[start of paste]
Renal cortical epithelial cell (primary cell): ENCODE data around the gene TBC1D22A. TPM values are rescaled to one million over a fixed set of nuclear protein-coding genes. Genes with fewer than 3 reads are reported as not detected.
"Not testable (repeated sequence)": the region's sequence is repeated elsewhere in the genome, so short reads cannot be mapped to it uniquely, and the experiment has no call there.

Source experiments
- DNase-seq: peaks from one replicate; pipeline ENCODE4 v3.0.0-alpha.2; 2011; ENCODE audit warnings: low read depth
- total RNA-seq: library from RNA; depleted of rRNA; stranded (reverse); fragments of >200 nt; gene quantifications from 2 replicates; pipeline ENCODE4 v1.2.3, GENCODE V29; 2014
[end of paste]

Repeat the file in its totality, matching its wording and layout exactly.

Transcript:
Renal cortical epithelial cell (primary cell): ENCODE data around the gene TBC1D22A. TPM values are rescaled to one million over a fixed set of nuclear protein-coding genes. Genes with fewer than 3 reads are reported as not detected.
"Not testable (repeated sequence)": the region's sequence is repeated elsewhere in the genome, so short reads cannot be mapped to it uniquely, and the experiment has no call there.

Source experiments
- DNase-seq: peaks from one replicate; pipeline ENCODE4 v3.0.0-alpha.2; 2011; ENCODE audit warnings: low read depth
- total RNA-seq: library from RNA; depleted of rRNA; stranded (reverse); fragments of >200 nt; gene quantifications from 2 replicates; pipeline ENCODE4 v1.2.3, GENCODE V29; 2014